Tags

, , ,

It’s a grey autumn day, drizzling softly, and cool. Perhaps the first day of autumn this year, if we want to be truthful. We turned on an extra heater for the iguana. Yesterday I learned that trying to use a short sword against someone with a spear is damnably ineffective. A few weeks back I faced off dagger vs spear with surprisingly good results (i.e. somewhat better than 50% success). You’d think the longer blade of the short sword would do better, all things considered. But it’s not. It’s slower than the dagger enough to miss the blocks against the poke-poke-poke, and you don’t have enough leverage to make the block effective when you get it. 5% success if I’m being generous with myself. Today, I’m sore. But not too sore to fling y’all off into space for more weedy reading.

Kudzu, A Novel

Chapter 19

 

Colleen shook her head at Michael, who was waving his arms like an idiot, floating in the mouth of the tunnel. With exaggerated gestures, she beckoned him across the large chamber to join her. Finally, he gave up and launched himself across the room toward her.

Colleen hooked a leg around a sturdy vine and caught him. Of course, he hadn’t considered the possibility of air currents, and might have gotten swept away. And then where would he be? She pulled him toward the leafy wall, and when she was sure he’d gotten a solid grip, she tapped on the glass of his helmet. She pointed down (was there a down? she thought there was, just barely) at the rivulets of moisture running deep in the kudzu wall.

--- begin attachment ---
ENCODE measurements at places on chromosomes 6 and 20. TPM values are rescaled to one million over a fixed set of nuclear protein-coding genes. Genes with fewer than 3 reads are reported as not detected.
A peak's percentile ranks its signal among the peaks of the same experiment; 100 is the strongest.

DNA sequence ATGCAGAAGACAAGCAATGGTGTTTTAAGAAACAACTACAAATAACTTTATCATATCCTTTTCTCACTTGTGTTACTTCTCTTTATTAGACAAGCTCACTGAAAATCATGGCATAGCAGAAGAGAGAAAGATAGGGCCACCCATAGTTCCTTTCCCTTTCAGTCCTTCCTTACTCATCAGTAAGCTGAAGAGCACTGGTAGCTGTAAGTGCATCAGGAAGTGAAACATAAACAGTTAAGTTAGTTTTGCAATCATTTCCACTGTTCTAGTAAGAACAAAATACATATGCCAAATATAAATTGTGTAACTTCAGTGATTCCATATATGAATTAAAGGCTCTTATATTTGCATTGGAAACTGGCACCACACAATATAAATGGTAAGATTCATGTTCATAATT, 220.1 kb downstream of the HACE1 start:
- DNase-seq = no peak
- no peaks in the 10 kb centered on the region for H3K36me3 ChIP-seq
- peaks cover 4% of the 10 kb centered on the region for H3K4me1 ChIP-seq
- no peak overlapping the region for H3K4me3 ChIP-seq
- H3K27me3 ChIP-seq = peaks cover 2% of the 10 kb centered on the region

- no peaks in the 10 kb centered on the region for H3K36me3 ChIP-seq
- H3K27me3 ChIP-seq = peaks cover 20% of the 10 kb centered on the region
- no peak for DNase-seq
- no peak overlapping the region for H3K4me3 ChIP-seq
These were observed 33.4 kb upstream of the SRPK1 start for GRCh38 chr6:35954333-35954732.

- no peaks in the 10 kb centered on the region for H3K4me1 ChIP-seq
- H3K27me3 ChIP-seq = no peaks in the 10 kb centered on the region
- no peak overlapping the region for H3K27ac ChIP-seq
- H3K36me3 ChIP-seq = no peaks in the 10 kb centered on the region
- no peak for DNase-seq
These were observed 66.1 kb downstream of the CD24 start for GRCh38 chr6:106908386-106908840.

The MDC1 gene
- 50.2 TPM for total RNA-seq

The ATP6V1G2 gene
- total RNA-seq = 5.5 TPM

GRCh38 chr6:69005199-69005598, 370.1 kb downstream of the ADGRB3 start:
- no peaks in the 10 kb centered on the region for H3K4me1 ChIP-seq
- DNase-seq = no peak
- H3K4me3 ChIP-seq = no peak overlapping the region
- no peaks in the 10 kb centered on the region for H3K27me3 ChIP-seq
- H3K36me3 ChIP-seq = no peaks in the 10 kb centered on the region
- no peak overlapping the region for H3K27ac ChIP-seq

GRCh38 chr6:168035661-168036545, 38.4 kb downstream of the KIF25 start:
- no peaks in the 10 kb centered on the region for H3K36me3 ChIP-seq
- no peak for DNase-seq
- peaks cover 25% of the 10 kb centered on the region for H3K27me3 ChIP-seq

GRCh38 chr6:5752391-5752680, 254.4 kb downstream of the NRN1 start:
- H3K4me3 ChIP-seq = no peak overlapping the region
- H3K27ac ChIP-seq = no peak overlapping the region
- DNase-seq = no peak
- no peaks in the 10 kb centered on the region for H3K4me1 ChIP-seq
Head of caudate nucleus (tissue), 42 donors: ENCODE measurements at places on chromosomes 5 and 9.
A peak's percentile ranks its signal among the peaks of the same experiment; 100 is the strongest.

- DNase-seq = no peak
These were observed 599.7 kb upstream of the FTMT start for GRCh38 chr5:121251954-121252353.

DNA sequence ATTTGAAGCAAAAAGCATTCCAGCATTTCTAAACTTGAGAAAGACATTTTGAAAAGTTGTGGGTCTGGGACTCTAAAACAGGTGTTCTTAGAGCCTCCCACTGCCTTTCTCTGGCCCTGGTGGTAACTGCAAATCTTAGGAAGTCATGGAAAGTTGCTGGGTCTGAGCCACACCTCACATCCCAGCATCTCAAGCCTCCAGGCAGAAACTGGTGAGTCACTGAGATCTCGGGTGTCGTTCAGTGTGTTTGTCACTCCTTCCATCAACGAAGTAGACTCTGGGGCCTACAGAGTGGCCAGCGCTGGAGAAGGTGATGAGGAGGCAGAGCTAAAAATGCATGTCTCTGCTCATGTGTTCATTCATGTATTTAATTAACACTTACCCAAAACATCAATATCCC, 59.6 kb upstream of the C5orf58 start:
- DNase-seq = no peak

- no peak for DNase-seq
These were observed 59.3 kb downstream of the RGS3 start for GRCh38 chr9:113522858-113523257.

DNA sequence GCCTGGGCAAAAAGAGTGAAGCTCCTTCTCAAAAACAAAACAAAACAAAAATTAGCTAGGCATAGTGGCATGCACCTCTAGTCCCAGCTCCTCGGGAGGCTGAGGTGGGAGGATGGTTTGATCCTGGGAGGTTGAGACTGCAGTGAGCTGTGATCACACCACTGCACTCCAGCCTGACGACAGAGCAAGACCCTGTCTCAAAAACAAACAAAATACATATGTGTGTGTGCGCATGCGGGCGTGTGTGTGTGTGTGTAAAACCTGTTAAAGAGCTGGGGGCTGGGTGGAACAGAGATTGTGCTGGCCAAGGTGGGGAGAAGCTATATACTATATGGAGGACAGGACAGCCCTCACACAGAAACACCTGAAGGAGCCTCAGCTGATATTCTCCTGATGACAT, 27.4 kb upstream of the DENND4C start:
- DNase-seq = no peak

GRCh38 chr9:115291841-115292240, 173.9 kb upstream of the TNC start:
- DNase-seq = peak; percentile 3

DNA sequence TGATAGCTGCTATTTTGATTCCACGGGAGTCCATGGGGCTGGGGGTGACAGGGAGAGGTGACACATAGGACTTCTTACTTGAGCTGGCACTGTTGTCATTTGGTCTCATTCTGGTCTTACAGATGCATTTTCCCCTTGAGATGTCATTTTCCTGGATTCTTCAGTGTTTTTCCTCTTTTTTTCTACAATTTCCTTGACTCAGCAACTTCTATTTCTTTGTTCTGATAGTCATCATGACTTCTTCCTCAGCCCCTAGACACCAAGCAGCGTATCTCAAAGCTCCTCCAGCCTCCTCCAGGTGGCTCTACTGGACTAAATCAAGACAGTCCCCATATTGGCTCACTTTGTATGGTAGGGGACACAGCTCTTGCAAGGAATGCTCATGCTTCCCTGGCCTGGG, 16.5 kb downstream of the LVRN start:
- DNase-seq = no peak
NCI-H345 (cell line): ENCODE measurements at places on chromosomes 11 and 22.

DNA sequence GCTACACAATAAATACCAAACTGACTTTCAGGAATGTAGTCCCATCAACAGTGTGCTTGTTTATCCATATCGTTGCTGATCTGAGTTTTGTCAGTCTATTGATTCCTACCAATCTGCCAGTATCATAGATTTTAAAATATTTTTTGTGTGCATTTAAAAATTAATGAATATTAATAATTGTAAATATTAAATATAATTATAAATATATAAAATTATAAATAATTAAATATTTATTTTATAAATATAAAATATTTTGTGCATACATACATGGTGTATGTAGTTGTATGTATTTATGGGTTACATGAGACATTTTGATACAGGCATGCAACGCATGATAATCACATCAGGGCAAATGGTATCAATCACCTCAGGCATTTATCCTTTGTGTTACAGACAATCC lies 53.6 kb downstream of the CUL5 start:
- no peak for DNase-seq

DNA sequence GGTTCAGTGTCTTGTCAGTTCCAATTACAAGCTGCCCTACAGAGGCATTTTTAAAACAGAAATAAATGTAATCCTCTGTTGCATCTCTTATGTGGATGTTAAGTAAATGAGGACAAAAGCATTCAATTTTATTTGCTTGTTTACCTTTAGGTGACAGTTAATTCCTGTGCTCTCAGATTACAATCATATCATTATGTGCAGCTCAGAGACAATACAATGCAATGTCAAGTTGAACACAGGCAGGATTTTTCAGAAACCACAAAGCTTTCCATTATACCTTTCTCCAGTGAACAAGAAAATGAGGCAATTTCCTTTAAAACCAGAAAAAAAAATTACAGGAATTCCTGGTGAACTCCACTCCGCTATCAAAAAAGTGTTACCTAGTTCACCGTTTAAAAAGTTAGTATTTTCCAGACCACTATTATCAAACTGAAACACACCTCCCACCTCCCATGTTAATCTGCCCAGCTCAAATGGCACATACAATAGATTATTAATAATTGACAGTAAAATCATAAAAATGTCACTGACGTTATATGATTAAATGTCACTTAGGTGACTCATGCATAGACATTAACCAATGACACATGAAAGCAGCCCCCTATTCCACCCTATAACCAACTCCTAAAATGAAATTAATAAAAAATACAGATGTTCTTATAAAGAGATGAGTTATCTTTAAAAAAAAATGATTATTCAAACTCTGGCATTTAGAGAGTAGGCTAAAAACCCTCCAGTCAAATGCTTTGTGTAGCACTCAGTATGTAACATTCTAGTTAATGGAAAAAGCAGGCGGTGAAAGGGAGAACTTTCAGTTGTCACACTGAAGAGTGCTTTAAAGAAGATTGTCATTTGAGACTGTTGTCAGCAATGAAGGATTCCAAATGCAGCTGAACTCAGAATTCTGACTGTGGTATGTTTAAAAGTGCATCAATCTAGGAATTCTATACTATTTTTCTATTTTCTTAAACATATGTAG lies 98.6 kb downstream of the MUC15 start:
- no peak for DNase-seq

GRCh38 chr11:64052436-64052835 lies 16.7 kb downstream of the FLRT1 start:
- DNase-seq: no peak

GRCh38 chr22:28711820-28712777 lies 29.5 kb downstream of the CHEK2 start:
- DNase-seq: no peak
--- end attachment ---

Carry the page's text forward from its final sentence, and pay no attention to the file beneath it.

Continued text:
Michael ignored her. Instead, he grabbed her head with both hands and pressed his helmet against hers. His lips moved. She could hear his voice, faintly, transferred through the plexiglass.

“We have to go, now. The ship’s leaving.”

“What?” She’d heard what he’d said; it just wasn’t registering. She thumbed her radio on.

Susan’s voice blasted in her ear, loud enough to be audible over the heavy static. “—to the ship immediately. We have to break away. Plant destroying the ship. Away team, return to the ship immediately. We have…”

Colleen nodded, and gripped Michael’s shoulder “We can’t jump back the way we came. There’s some powerful air currents in this chamber, and we don’t want to get caught up in them. We’ll have to walk it.”

“You turned your radio off?”

Colleen didn’t answer. She turned and pulled herself across the chamber wall, keeping her back to him so that she didn’t have to see the look on his face.

She could hear his breathing through the crackle of static and Susan’s panic-tinged voice as he scurried to catch up.

“Why? Why did you turn your radio off? Are you fucking insane?”

Colleen snagged the next vine that came into reach, swinging herself around to face Michael, and pulling herself up short. Michael did the same, almost flipping heels over head before he got control.

“Insane? I watched my husband get sucked through a hole the size of a nail. You wanna know how long two minutes is? That’s the time it takes for the skin to break, for the intestines to spew out, and the aorta to rupture. And then he’s gone. The light goes out in the eyes, and all that’s left is meat. And then there’s not even that. Just a stain on the glass.”